Don’t Sweat the Fed
This should be short. There are a lot of good reasons not to worry about the FOMC raising Fed funds or not. If they raise Fed funds:
- First, savers deserve a return. Economies work better when savers get rewarded.
- Second, investors do better on the whole when there is a risk free asset earning something to allocate money to, because otherwise investors take too much risk in an effort to generate income.
- Third, the FOMC should never have let Fed funds rates go below 1% anyway — the marginal stimulus is limited once the yield curve gets slope enough for the banks to lend. They don’t really need more than that.
- Fourth, it’s not as if monetary policy has been doing that much. Outside of the government and corporations, most entities have not shown a lot of desire to lever up after the financial crisis.
- Fifth, long Treasury yields will do what they want to do — they won’t necessarily go up… it all depends on how strong the economy is.
But if the the Fed doesn’t raise Fed funds, no big deal. We wait a little longer. What’s the difference between having zero interest rates for 6.5 years and 7.5 years? Either one would build up enough leverage if the economy had the oomph to absorb it.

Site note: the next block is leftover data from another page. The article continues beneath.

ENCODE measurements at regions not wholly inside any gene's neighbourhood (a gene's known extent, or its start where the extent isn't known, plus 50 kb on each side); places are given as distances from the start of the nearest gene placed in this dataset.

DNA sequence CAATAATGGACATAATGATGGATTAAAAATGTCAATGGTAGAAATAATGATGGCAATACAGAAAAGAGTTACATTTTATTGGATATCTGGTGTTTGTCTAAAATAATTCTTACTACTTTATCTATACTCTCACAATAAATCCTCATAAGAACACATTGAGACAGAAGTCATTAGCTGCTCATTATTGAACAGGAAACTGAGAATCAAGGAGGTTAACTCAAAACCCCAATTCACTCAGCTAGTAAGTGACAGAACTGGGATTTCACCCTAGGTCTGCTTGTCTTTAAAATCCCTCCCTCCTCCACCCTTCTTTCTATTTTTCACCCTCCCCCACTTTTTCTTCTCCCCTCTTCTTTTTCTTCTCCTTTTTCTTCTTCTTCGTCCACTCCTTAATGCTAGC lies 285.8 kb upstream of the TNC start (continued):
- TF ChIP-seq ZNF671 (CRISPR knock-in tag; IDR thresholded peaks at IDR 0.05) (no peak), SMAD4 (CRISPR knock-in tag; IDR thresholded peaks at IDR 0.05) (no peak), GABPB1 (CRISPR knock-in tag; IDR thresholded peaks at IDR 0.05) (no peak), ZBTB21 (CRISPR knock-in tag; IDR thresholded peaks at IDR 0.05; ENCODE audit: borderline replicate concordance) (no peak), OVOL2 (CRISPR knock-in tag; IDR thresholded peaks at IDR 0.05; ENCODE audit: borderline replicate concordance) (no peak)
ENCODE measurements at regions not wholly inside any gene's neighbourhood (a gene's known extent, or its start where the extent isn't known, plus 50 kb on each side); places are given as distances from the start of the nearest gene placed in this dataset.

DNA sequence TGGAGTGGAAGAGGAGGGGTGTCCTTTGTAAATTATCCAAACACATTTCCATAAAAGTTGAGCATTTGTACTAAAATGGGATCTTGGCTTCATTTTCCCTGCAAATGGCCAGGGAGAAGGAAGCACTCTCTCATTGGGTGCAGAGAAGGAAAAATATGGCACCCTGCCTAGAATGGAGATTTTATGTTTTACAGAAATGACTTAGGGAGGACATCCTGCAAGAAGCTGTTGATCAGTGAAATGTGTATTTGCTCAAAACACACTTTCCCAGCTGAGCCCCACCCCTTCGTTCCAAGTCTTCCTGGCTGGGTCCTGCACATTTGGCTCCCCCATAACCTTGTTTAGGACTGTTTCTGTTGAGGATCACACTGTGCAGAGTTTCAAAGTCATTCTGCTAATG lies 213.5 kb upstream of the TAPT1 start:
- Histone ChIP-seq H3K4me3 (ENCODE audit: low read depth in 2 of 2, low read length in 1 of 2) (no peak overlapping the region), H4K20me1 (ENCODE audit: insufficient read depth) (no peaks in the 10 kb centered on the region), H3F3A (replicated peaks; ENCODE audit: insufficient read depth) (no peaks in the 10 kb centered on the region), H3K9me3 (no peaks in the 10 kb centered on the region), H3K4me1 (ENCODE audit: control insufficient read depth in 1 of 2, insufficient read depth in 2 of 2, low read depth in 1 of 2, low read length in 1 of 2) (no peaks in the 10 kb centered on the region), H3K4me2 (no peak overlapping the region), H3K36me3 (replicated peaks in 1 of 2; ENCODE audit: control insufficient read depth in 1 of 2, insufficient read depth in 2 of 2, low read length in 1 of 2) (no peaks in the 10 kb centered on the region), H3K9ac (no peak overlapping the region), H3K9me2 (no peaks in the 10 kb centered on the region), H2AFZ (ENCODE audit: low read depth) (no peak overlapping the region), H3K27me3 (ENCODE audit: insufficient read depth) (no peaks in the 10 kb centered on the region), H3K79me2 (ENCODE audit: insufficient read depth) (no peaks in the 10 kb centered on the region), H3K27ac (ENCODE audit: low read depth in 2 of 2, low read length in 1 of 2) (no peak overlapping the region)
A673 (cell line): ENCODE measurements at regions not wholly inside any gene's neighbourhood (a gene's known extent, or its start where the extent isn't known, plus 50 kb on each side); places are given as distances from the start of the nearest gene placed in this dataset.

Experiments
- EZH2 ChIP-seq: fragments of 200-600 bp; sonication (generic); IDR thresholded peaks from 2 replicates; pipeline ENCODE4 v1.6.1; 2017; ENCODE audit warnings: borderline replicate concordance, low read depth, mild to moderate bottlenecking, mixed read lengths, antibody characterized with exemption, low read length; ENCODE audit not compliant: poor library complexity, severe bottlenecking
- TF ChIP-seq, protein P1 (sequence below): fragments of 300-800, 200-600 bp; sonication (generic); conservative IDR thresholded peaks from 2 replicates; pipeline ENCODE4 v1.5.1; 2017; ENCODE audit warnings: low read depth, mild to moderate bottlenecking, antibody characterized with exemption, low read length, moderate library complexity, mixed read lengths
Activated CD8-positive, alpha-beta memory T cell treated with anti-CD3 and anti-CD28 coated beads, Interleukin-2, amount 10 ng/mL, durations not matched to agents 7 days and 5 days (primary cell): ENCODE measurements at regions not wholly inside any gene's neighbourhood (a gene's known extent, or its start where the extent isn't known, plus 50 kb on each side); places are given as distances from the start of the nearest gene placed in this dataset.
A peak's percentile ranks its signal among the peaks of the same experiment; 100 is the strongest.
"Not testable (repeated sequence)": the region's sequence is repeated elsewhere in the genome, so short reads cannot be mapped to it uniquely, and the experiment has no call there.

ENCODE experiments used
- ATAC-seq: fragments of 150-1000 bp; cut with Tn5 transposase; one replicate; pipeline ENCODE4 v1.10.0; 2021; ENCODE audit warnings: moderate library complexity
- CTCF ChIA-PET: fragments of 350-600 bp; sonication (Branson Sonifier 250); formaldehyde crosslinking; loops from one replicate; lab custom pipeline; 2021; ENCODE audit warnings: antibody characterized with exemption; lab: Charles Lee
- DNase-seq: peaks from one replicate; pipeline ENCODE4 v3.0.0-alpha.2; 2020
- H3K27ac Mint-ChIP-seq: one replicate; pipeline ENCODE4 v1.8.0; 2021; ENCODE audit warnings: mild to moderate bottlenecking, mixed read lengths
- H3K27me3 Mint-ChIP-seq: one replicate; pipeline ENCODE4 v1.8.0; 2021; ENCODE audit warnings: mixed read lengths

Warren Buffett: If You Own A Good Business, Keep It
Buying private businesses is easier than acquiring public firms, and investors should avoid selling good investments at all costs, according to the Oracle of Omaha, Warren Buffett. Q2 2020 hedge fund letters, conferences and more In an interview with CNBC in March 2013, Buffett was asked if he was looking at any businesses, in particular, Read More
As it is, corporate borrowing has been the major place of debt expansion through both loans and bonds. Watch the debt of energy firms that are allergic to low crude oil prices. Honorable mention goes to auto, student, and agricultural lending. May as well mention that underwriting standards are slipping in some areas for consumers, but things aren’t nuts yet.
I’ve often said that the FOMC stops tightening rates when something big blows up. Can’t see what it will be this time — the energy sector will be hurt, but it isn’t big enough to impair financials as a group. Subprime lending is light at present outside of autos.
Watch and see, but in my opinion, it is a sideshow. Watch how the long end behaves, and see if the market reflates. We need more confusion and less concern over what the next crisis is, before any significant crisis comes.